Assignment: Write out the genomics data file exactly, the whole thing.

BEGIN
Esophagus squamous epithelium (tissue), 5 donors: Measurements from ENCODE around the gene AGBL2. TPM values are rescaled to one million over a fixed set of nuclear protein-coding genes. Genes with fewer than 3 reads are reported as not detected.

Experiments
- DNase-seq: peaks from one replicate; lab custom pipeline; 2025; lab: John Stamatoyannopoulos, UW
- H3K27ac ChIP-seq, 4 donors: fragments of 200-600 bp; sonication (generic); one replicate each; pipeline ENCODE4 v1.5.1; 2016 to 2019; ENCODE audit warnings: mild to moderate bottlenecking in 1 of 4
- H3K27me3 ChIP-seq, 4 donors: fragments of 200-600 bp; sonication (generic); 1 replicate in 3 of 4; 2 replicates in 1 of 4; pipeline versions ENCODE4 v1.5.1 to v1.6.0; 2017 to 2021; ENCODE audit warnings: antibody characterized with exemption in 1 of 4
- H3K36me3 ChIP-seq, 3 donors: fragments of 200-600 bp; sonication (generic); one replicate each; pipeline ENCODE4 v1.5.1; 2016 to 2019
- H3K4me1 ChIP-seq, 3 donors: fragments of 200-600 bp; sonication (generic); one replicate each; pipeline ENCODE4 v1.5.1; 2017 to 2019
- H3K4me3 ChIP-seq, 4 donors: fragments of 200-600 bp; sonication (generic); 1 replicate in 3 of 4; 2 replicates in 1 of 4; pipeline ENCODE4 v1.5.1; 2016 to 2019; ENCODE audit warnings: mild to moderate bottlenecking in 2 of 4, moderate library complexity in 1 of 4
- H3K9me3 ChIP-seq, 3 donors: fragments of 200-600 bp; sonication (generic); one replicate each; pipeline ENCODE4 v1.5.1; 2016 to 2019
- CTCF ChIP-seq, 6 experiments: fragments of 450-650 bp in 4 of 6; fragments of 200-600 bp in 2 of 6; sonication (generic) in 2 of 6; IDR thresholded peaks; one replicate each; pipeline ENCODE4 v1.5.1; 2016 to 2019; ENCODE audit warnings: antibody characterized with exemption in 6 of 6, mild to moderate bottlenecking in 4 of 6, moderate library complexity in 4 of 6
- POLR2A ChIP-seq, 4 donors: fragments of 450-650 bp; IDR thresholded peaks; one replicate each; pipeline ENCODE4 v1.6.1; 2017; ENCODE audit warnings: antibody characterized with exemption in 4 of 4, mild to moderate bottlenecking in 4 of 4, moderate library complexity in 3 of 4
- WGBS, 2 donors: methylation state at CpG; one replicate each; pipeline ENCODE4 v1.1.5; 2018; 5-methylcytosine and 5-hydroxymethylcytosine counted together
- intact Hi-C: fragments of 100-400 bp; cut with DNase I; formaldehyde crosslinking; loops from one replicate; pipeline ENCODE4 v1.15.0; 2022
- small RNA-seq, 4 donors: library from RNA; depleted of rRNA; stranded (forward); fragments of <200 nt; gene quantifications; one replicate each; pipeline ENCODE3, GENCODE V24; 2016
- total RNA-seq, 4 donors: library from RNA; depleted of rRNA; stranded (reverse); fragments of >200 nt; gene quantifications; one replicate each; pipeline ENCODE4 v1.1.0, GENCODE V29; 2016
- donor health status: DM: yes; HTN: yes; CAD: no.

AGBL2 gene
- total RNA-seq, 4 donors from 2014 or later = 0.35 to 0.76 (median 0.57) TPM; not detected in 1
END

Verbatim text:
Esophagus squamous epithelium (tissue), 5 donors: Measurements from ENCODE around the gene AGBL2. TPM values are rescaled to one million over a fixed set of nuclear protein-coding genes. Genes with fewer than 3 reads are reported as not detected.

Experiments
- DNase-seq: peaks from one replicate; lab custom pipeline; 2025; lab: John Stamatoyannopoulos, UW
- H3K27ac ChIP-seq, 4 donors: fragments of 200-600 bp; sonication (generic); one replicate each; pipeline ENCODE4 v1.5.1; 2016 to 2019; ENCODE audit warnings: mild to moderate bottlenecking in 1 of 4
- H3K27me3 ChIP-seq, 4 donors: fragments of 200-600 bp; sonication (generic); 1 replicate in 3 of 4; 2 replicates in 1 of 4; pipeline versions ENCODE4 v1.5.1 to v1.6.0; 2017 to 2021; ENCODE audit warnings: antibody characterized with exemption in 1 of 4
- H3K36me3 ChIP-seq, 3 donors: fragments of 200-600 bp; sonication (generic); one replicate each; pipeline ENCODE4 v1.5.1; 2016 to 2019
- H3K4me1 ChIP-seq, 3 donors: fragments of 200-600 bp; sonication (generic); one replicate each; pipeline ENCODE4 v1.5.1; 2017 to 2019
- H3K4me3 ChIP-seq, 4 donors: fragments of 200-600 bp; sonication (generic); 1 replicate in 3 of 4; 2 replicates in 1 of 4; pipeline ENCODE4 v1.5.1; 2016 to 2019; ENCODE audit warnings: mild to moderate bottlenecking in 2 of 4, moderate library complexity in 1 of 4
- H3K9me3 ChIP-seq, 3 donors: fragments of 200-600 bp; sonication (generic); one replicate each; pipeline ENCODE4 v1.5.1; 2016 to 2019
- CTCF ChIP-seq, 6 experiments: fragments of 450-650 bp in 4 of 6; fragments of 200-600 bp in 2 of 6; sonication (generic) in 2 of 6; IDR thresholded peaks; one replicate each; pipeline ENCODE4 v1.5.1; 2016 to 2019; ENCODE audit warnings: antibody characterized with exemption in 6 of 6, mild to moderate bottlenecking in 4 of 6, moderate library complexity in 4 of 6
- POLR2A ChIP-seq, 4 donors: fragments of 450-650 bp; IDR thresholded peaks; one replicate each; pipeline ENCODE4 v1.6.1; 2017; ENCODE audit warnings: antibody characterized with exemption in 4 of 4, mild to moderate bottlenecking in 4 of 4, moderate library complexity in 3 of 4
- WGBS, 2 donors: methylation state at CpG; one replicate each; pipeline ENCODE4 v1.1.5; 2018; 5-methylcytosine and 5-hydroxymethylcytosine counted together
- intact Hi-C: fragments of 100-400 bp; cut with DNase I; formaldehyde crosslinking; loops from one replicate; pipeline ENCODE4 v1.15.0; 2022
- small RNA-seq, 4 donors: library from RNA; depleted of rRNA; stranded (forward); fragments of <200 nt; gene quantifications; one replicate each; pipeline ENCODE3, GENCODE V24; 2016
- total RNA-seq, 4 donors: library from RNA; depleted of rRNA; stranded (reverse); fragments of >200 nt; gene quantifications; one replicate each; pipeline ENCODE4 v1.1.0, GENCODE V29; 2016
- donor health status: DM: yes; HTN: yes; CAD: no.

AGBL2 gene
- total RNA-seq, 4 donors from 2014 or later = 0.35 to 0.76 (median 0.57) TPM; not detected in 1